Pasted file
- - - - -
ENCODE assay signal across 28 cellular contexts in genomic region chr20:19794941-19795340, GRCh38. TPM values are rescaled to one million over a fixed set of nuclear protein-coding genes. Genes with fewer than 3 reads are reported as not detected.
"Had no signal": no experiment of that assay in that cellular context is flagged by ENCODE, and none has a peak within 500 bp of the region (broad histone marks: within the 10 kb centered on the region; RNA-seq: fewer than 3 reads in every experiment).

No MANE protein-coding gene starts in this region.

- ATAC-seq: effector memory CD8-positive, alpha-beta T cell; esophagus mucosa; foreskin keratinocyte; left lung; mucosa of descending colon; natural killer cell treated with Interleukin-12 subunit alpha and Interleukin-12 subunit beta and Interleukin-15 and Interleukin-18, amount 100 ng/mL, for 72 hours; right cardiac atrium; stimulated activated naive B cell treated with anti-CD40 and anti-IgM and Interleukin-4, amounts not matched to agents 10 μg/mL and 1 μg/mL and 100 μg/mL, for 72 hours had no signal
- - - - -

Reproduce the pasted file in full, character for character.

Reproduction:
ENCODE assay signal across 28 cellular contexts in genomic region chr20:19794941-19795340, GRCh38. TPM values are rescaled to one million over a fixed set of nuclear protein-coding genes. Genes with fewer than 3 reads are reported as not detected.
"Had no signal": no experiment of that assay in that cellular context is flagged by ENCODE, and none has a peak within 500 bp of the region (broad histone marks: within the 10 kb centered on the region; RNA-seq: fewer than 3 reads in every experiment).

No MANE protein-coding gene starts in this region.

- ATAC-seq: effector memory CD8-positive, alpha-beta T cell; esophagus mucosa; foreskin keratinocyte; left lung; mucosa of descending colon; natural killer cell treated with Interleukin-12 subunit alpha and Interleukin-12 subunit beta and Interleukin-15 and Interleukin-18, amount 100 ng/mL, for 72 hours; right cardiac atrium; stimulated activated naive B cell treated with anti-CD40 and anti-IgM and Interleukin-4, amounts not matched to agents 10 μg/mL and 1 μg/mL and 100 μg/mL, for 72 hours had no signal